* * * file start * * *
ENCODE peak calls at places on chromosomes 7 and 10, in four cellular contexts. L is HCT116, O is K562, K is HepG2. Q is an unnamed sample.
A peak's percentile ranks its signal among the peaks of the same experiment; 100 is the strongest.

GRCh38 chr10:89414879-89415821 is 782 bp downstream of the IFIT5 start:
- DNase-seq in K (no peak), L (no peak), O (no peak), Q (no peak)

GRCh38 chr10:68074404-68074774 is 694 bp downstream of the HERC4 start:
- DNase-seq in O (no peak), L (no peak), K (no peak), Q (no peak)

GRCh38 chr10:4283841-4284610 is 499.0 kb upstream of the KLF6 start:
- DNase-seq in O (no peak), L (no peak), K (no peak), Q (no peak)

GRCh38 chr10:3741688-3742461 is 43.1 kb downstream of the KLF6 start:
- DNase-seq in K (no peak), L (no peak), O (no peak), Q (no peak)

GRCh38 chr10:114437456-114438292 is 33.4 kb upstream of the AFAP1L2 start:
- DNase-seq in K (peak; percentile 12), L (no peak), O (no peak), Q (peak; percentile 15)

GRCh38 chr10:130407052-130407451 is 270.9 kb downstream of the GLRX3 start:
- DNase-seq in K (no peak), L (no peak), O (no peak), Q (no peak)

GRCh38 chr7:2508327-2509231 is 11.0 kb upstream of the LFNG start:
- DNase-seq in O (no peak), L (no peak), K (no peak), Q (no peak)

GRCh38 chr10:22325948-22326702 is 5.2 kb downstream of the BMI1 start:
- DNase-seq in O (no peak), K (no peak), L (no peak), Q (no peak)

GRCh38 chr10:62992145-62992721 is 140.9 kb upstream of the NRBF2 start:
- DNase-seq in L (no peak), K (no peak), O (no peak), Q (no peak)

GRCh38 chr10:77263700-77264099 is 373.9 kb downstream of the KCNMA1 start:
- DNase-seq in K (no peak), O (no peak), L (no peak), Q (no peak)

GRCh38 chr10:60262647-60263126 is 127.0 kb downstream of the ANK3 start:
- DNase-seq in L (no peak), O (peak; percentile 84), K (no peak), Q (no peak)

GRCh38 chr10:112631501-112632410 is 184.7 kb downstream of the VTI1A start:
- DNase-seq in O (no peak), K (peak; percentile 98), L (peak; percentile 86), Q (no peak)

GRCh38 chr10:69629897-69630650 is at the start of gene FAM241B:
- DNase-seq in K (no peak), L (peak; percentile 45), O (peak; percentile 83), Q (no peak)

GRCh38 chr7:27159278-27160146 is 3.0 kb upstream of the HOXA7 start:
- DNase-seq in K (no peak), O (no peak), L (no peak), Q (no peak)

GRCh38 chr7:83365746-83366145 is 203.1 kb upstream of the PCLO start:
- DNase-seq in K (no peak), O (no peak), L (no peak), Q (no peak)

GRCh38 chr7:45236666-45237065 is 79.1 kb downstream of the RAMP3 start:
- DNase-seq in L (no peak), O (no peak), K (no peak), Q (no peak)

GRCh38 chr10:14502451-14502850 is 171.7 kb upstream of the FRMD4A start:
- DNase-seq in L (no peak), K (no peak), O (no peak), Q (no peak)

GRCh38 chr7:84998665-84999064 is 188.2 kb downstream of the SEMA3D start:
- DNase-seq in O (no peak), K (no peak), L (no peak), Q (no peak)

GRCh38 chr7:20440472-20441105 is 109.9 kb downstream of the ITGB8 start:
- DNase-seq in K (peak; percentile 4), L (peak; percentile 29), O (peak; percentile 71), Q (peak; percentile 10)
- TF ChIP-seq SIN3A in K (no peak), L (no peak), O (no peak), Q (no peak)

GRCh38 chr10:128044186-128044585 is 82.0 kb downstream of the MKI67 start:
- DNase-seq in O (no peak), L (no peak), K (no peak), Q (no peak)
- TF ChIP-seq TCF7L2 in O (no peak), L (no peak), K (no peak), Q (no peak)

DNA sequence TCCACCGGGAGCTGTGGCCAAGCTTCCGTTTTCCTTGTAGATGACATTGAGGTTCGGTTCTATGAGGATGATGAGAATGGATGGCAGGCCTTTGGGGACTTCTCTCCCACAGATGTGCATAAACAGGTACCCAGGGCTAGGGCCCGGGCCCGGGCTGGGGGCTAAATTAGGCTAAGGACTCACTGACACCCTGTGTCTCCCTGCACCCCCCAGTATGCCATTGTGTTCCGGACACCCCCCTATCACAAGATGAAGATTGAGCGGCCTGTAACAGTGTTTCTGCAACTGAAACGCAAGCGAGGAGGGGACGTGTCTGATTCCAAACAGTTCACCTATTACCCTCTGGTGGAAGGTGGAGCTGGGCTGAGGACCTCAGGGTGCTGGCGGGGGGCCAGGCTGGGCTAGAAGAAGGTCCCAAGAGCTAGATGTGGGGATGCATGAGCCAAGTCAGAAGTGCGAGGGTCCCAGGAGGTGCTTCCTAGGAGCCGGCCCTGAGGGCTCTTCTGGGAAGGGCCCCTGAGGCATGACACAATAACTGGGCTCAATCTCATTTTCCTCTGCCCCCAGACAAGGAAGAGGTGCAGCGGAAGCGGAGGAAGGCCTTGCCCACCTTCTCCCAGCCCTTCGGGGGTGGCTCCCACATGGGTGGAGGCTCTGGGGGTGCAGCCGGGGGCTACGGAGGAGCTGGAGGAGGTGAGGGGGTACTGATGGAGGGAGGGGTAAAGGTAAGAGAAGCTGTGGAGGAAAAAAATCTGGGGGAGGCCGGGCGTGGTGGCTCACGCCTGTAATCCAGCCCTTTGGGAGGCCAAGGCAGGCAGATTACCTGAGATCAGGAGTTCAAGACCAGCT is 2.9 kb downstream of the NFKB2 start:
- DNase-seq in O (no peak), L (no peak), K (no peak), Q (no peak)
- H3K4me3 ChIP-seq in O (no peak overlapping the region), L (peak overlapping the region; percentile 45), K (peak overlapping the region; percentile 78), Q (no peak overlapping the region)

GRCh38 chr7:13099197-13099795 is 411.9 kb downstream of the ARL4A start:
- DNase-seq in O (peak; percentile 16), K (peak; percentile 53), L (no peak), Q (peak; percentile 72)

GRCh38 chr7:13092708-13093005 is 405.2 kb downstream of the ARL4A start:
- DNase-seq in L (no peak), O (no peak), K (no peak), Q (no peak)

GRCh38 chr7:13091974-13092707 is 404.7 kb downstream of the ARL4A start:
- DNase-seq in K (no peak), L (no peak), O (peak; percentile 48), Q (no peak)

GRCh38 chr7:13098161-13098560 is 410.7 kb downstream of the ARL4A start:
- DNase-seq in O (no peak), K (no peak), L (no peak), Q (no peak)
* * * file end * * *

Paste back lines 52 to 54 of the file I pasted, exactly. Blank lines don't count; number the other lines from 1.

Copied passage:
GRCh38 chr7:13091974-13092707 is 404.7 kb downstream of the ARL4A start:
- DNase-seq in K (no peak), L (no peak), O (peak; percentile 48), Q (no peak)

GRCh38 chr7:13098161-13098560 is 410.7 kb downstream of the ARL4A start: